On April 11, SpaceX successfully landed the Falcon Heavy rocket’s three first stages during the launcher’s mission, however, choppy waters caused a slight problem after touchdown: The company’s team was not able to secure the center core booster due to rough sea conditions.
During the Falcon Heavy rocket mission, two of the boosters arrived back on land, while the center core landed on the “Of Course I Still Love You” drone ship off the Florida coast, Engadget reported. Despite a good landing, the central core booster didn’t come home in one piece, since large swells caused it to shift on the drone ship’s journey back to shore.
“Over the weekend, due to rough sea conditions, SpaceX’s recovery team was unable to secure the center core booster for its return trip to Port Canaveral,” SpaceX told The Verge in an emailed statement on Tuesday. “As conditions worsened with 8- to 10-foot swells, the booster began to shift and ultimately was unable to remain upright. While we had hoped to bring the booster back intact, the safety of our team always takes precedence. We do not expect future missions to be impacted.”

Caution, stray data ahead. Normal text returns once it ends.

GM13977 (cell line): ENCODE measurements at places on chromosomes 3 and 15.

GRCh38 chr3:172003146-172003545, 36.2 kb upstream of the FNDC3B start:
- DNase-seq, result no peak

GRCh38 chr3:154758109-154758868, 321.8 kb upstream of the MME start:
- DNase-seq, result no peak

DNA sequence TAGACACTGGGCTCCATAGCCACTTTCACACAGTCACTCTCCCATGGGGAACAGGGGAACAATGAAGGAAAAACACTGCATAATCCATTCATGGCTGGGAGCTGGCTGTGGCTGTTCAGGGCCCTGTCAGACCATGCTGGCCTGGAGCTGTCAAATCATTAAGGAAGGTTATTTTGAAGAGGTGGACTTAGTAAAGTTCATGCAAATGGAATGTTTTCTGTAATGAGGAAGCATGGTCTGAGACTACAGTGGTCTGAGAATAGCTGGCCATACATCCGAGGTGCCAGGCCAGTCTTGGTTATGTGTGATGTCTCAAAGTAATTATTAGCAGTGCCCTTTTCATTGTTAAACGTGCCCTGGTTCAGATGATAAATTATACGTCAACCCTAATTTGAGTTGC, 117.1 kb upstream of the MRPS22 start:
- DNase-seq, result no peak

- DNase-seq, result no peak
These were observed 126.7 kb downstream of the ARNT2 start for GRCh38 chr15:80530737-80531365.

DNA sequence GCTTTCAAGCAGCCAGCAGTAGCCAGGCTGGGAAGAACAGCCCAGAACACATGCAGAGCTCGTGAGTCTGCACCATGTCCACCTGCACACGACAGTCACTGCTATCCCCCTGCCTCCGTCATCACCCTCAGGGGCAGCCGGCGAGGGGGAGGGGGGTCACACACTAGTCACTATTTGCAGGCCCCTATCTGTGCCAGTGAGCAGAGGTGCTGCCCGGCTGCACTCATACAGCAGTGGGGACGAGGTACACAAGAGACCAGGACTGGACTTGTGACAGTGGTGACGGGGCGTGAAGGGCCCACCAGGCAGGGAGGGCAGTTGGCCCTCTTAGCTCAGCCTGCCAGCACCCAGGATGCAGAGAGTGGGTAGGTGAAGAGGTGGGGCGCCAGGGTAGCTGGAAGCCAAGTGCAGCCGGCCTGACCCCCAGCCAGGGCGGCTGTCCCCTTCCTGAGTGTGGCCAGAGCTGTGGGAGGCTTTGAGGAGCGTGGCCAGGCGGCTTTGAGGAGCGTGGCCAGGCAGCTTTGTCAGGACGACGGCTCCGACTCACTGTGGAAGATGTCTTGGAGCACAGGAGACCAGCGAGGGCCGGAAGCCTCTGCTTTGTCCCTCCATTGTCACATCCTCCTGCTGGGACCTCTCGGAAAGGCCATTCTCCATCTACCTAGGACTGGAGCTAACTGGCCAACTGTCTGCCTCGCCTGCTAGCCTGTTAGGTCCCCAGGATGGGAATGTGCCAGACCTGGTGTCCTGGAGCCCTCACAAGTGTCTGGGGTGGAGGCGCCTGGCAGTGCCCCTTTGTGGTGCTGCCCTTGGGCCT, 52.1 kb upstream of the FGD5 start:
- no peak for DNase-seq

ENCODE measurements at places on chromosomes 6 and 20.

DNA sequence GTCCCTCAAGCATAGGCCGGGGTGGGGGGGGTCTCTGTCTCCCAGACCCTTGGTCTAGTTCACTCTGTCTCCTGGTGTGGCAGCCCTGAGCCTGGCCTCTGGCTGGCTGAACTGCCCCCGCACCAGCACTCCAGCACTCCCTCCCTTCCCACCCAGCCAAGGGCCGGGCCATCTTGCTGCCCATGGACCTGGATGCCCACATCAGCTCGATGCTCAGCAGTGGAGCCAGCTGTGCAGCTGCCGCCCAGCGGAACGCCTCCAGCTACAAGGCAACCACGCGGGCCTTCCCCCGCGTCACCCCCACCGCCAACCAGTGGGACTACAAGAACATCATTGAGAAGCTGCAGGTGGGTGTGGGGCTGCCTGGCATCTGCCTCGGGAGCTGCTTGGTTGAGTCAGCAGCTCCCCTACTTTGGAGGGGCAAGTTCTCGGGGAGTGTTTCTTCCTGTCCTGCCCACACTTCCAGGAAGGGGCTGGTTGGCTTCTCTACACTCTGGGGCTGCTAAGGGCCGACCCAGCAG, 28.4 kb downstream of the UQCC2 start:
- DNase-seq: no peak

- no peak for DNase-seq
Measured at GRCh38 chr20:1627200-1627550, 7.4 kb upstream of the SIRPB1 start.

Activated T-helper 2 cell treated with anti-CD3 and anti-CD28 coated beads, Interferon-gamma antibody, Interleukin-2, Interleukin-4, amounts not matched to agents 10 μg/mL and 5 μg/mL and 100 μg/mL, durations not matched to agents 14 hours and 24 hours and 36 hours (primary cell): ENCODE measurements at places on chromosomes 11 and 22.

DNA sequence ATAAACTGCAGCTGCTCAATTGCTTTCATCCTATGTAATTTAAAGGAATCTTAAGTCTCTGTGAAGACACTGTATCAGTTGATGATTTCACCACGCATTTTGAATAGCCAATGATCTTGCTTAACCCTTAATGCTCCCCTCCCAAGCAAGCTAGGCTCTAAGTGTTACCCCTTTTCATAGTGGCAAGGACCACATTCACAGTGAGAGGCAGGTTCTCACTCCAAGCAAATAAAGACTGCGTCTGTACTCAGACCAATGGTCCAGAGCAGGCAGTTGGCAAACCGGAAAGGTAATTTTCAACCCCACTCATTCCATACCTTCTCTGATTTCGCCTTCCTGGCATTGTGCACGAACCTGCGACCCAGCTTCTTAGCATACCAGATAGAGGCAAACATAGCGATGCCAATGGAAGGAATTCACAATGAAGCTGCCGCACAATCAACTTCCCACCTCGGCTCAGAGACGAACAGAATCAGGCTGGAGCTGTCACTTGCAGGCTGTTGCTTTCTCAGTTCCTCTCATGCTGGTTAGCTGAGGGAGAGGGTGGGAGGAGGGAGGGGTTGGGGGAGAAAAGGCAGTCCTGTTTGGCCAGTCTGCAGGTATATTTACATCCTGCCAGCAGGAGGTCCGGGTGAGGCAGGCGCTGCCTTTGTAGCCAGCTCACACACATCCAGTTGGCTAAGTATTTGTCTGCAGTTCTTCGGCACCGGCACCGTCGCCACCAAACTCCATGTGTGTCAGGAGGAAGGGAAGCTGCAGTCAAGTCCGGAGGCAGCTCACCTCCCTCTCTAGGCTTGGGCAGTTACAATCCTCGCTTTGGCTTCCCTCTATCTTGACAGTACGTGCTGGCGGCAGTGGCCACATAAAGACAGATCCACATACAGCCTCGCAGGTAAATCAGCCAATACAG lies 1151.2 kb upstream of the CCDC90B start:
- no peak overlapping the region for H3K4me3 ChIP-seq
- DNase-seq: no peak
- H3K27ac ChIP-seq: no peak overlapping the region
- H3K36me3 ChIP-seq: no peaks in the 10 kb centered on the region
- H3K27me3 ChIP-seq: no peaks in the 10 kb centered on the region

Falcon Heavy’s center core has landed on the Of Course I Still Love You droneship! pic.twitter.com/pNqwMWr50d
— SpaceX (@SpaceX) April 11, 2019
Even though the triple rocket landing went smoothly, the center core unfortunately fell into the ocean and was lost to rough seas on its way back to the Florida coast. SpaceX does have solutions, including a robot dubbed the “octagrabber” that secures onto the base of boosters if rockets land in water, but the Falcon Heavy situation was another case. Because the center core is connected to two side boosters, it has a different design compared to a normal Falcon 9 booster, so the octagrabber can’t grasp onto it well.
— SpaceX (@SpaceX) April 12, 2019
Despite the center core booster issue, the Falcon Heavy successfully launched its first paid mission and deployed Arabsat-6A, a communications satellite that will provide internet services to people who live in Africa, some parts of Europe, and the Middle East.
SpaceX can’t retrieve the lost center booster, however, it aims to use the two outer boosters that touched down on land for Falcon Heavy’s next mission, which will take place in a couple of months.
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